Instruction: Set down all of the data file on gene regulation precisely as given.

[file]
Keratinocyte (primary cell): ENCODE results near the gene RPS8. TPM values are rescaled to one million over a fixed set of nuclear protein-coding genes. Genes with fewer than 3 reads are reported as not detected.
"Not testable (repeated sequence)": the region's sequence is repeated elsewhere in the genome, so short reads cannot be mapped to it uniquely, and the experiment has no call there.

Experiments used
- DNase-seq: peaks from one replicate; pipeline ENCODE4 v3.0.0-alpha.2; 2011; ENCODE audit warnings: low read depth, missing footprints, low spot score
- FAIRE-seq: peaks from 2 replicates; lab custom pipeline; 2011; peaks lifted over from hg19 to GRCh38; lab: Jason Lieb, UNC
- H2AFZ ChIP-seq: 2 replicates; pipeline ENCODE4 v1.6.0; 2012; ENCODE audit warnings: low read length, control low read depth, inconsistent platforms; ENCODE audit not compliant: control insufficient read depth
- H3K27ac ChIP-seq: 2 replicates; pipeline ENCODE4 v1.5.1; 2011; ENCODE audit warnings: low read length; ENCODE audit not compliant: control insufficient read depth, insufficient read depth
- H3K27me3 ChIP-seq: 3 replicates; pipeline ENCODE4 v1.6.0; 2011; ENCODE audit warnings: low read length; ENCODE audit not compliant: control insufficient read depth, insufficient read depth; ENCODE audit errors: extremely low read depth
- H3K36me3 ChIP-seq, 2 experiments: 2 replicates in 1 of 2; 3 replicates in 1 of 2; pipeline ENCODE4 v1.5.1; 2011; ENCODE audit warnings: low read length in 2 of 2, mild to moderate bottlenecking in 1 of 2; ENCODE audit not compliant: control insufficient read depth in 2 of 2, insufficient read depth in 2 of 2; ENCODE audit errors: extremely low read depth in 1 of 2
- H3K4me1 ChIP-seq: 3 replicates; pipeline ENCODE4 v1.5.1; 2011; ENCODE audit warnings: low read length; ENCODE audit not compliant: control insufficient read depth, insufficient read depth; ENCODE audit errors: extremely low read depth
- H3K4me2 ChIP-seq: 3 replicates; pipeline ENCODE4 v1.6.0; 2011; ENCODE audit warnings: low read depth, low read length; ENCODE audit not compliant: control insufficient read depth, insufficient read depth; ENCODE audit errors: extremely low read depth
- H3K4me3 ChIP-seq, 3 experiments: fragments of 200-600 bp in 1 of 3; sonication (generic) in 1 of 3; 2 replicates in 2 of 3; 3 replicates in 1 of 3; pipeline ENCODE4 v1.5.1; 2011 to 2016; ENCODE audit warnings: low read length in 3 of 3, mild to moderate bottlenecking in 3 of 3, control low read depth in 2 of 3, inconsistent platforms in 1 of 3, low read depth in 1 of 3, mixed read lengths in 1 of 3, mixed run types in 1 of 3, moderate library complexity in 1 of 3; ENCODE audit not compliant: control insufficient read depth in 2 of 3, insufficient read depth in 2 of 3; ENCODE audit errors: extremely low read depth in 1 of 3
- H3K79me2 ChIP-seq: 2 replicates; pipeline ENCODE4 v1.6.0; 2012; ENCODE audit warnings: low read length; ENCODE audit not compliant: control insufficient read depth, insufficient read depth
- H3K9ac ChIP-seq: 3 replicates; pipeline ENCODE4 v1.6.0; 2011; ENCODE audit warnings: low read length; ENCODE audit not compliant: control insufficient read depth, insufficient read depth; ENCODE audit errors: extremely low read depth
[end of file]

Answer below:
Keratinocyte (primary cell): ENCODE results near the gene RPS8. TPM values are rescaled to one million over a fixed set of nuclear protein-coding genes. Genes with fewer than 3 reads are reported as not detected.
"Not testable (repeated sequence)": the region's sequence is repeated elsewhere in the genome, so short reads cannot be mapped to it uniquely, and the experiment has no call there.

Experiments used
- DNase-seq: peaks from one replicate; pipeline ENCODE4 v3.0.0-alpha.2; 2011; ENCODE audit warnings: low read depth, missing footprints, low spot score
- FAIRE-seq: peaks from 2 replicates; lab custom pipeline; 2011; peaks lifted over from hg19 to GRCh38; lab: Jason Lieb, UNC
- H2AFZ ChIP-seq: 2 replicates; pipeline ENCODE4 v1.6.0; 2012; ENCODE audit warnings: low read length, control low read depth, inconsistent platforms; ENCODE audit not compliant: control insufficient read depth
- H3K27ac ChIP-seq: 2 replicates; pipeline ENCODE4 v1.5.1; 2011; ENCODE audit warnings: low read length; ENCODE audit not compliant: control insufficient read depth, insufficient read depth
- H3K27me3 ChIP-seq: 3 replicates; pipeline ENCODE4 v1.6.0; 2011; ENCODE audit warnings: low read length; ENCODE audit not compliant: control insufficient read depth, insufficient read depth; ENCODE audit errors: extremely low read depth
- H3K36me3 ChIP-seq, 2 experiments: 2 replicates in 1 of 2; 3 replicates in 1 of 2; pipeline ENCODE4 v1.5.1; 2011; ENCODE audit warnings: low read length in 2 of 2, mild to moderate bottlenecking in 1 of 2; ENCODE audit not compliant: control insufficient read depth in 2 of 2, insufficient read depth in 2 of 2; ENCODE audit errors: extremely low read depth in 1 of 2
- H3K4me1 ChIP-seq: 3 replicates; pipeline ENCODE4 v1.5.1; 2011; ENCODE audit warnings: low read length; ENCODE audit not compliant: control insufficient read depth, insufficient read depth; ENCODE audit errors: extremely low read depth
- H3K4me2 ChIP-seq: 3 replicates; pipeline ENCODE4 v1.6.0; 2011; ENCODE audit warnings: low read depth, low read length; ENCODE audit not compliant: control insufficient read depth, insufficient read depth; ENCODE audit errors: extremely low read depth
- H3K4me3 ChIP-seq, 3 experiments: fragments of 200-600 bp in 1 of 3; sonication (generic) in 1 of 3; 2 replicates in 2 of 3; 3 replicates in 1 of 3; pipeline ENCODE4 v1.5.1; 2011 to 2016; ENCODE audit warnings: low read length in 3 of 3, mild to moderate bottlenecking in 3 of 3, control low read depth in 2 of 3, inconsistent platforms in 1 of 3, low read depth in 1 of 3, mixed read lengths in 1 of 3, mixed run types in 1 of 3, moderate library complexity in 1 of 3; ENCODE audit not compliant: control insufficient read depth in 2 of 3, insufficient read depth in 2 of 3; ENCODE audit errors: extremely low read depth in 1 of 3
- H3K79me2 ChIP-seq: 2 replicates; pipeline ENCODE4 v1.6.0; 2012; ENCODE audit warnings: low read length; ENCODE audit not compliant: control insufficient read depth, insufficient read depth
- H3K9ac ChIP-seq: 3 replicates; pipeline ENCODE4 v1.6.0; 2011; ENCODE audit warnings: low read length; ENCODE audit not compliant: control insufficient read depth, insufficient read depth; ENCODE audit errors: extremely low read depth